Sleepwalking can be triggered by a wide range of genetic, environmental and behavioral factors, and it may be difficult for an individual to pinpoint the exact cause of their condition.
The most common cause of sleepwalking is heredity. Those with a first-degree relative (a biological parent or sibling) who has experienced the condition are ten times more likely to experience at least one episode themselves. Identical twins are more at risk, and if one twin experiences an episode it is almost guaranteed that the other also will.
The root cause of sleepwalking is poorly understood, but it is known that sleep deprivation, an erratic sleep schedule and stress can all serve to increase the frequency of episodes. More commonly in adults, alcohol and drugs such as sedatives, neuroleptics, stimulants and antihistamines can also induce episodes.
Finally, sleepwalking can also be caused by medical conditions ranging from pregnancy and menstruation to sleep apnea, fever, arrhythmia and psychiatric disorders such as PTSD, panic attacks and multiple personality disorder.
While the environmental causes of sleepwalking are many and varied, the key factor is that all of these causes in some way disturb or interrupt the typical sleep cycle a healthy person runs through several times each night.
While the most common image of a sleepwalker is of slow movement and a glassy expression, in fact an episode can present in a number of ways that may leave an onlooker believing that the sufferer is fully conscious. Sleepwalkers are usually placid and subdued but in some cases they can appear frenzied, attempting to run or escape from some perceived danger.
A person experiencing an episode may respond to questions, but their responses will usually be slow and may be nonsensical. In almost all cases the sufferer will either have no memory of the episode upon waking or will have vague, unfocused memories. Rarely will a sleepwalker be left with a solid memory of events during an episode.
Sleepwalking in children
Sleepwalking is most commonly associated with children between the ages of 4-12, with 15% of this age group experiencing at least one episode. In general, sufferers can expect the condition to resolve by late adolescence, though in some cases the condition may continue or occasionally recur into adulthood.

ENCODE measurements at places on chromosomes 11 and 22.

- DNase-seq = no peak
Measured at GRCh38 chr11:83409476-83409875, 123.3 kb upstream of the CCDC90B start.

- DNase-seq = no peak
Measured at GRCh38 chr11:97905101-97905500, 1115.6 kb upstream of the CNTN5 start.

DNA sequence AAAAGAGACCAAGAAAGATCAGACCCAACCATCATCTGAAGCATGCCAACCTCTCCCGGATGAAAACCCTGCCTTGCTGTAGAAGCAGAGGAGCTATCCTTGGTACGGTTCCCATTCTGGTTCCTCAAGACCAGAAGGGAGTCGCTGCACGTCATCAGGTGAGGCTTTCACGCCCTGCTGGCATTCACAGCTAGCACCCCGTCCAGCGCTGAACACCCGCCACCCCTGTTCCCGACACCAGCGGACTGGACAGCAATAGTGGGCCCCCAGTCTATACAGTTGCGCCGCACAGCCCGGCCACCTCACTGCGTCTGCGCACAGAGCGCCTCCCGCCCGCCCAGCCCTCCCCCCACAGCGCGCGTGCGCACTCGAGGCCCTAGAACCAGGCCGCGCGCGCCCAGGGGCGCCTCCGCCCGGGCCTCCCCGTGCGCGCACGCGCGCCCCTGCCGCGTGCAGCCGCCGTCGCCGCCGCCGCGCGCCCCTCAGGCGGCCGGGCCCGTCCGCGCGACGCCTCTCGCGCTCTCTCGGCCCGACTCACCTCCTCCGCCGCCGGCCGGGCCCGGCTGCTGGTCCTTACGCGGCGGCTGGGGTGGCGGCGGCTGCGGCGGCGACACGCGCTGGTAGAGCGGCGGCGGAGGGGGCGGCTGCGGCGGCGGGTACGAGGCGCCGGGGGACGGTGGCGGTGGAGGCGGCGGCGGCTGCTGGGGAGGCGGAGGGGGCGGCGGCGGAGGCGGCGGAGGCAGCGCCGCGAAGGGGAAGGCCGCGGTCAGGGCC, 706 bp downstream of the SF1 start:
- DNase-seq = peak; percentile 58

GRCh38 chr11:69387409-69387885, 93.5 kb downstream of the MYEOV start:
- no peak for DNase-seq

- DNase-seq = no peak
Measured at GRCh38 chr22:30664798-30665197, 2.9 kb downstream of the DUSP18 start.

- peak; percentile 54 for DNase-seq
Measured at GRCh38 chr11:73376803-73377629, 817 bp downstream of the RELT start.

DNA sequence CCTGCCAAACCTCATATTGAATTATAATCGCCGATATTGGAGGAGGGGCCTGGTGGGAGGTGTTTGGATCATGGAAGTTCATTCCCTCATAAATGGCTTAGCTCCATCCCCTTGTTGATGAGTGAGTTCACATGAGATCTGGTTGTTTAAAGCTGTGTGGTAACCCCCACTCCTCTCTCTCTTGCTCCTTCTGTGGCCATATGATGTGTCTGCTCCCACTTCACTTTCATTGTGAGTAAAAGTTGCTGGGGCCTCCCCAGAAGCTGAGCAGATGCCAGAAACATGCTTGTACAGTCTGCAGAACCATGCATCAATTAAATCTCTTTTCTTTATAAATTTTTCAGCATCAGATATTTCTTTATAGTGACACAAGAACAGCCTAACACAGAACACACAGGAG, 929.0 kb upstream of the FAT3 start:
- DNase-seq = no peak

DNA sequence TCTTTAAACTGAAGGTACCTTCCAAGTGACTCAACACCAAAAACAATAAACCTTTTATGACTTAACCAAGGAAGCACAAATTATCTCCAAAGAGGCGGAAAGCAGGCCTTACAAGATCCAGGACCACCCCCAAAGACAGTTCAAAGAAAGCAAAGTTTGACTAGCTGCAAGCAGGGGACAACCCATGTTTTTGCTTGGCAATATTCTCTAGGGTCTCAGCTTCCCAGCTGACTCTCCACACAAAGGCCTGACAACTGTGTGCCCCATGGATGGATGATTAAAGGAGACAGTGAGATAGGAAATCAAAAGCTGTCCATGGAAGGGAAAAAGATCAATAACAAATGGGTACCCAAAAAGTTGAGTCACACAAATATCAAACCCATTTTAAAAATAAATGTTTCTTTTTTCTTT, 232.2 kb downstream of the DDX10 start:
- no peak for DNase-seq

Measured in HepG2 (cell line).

Sleepwalking is common during the age at which children are learning to control their bladder during sleep, and as a result an episode may be associated with bed wetting.
The child may also urinate involuntarily or in an inappropriate location during the episode. Naturally this may cause embarrassment in older children when they become aware of their behavior.
Sleepwalking in Adults
Approximately 10% of sleepwalkers (or 1% of the population) experience their first episode as teenagers, and while episodes are usually sporadic and rare they can cause greater embarrassment than childhood sleepwalking.
Adult sleepwalkers seem much more susceptible to environmental factors than children, with drug and alcohol consumption playing an important role as triggers. Hormonal changes during puberty can trigger episodes, as can menstruation and pregnancy in women.Treatment for sleepwalking
Since sleepwalking is caused by a wide range of factors there are no effective medical treatments to cure the disorder. However, there are several things you can do to help reduce the frequency of episodes and attack the root cause.
Most importantly, sleepwalkers should make sure to get enough sleep and try to keep to a regular sleep schedule. When the body is accustomed to regular sleep an episode is less likely.
An attempt should be made to eliminate sources of stress. Meditation and relaxation exercises can help, and TV, Internet and video games should be avoided near bedtime. In the case of children it’s important to look at the home life and determine and address sources of stress within the family that may be affecting the child.
Alcohol and drug use should be kept to a minimum. If sleepwalking episodes correlate with a period of medication you should consult a doctor to determine whether there may be a link.
While episodes continue it’s vital to minimize the risk of injury. Sharp and potentially hazardous objects should be removed from the bedroom, and doors and windows should be locked and alarmed.
If possible, sleepwalkers should sleep on the ground floor of the home to reduce the risk of injury on stairs, and bunk beds should be avoided for the same reason. Toddler gates should be installed at stairways, especially if the sufferer is a young child.
If a sleepwalker is discovered during the night they should be led gently back to bed, where they will usually settle down quickly. You should never shake, force or yell at a sleepwalker during an episode, and it’s vital to ensure that the child does not feel embarrassed or ashamed of their actions.
By creating a safe space and offering care and support it should be possible to both keep a child safe during episodes and also, in time, to reduce the frequency until it is no longer a problem.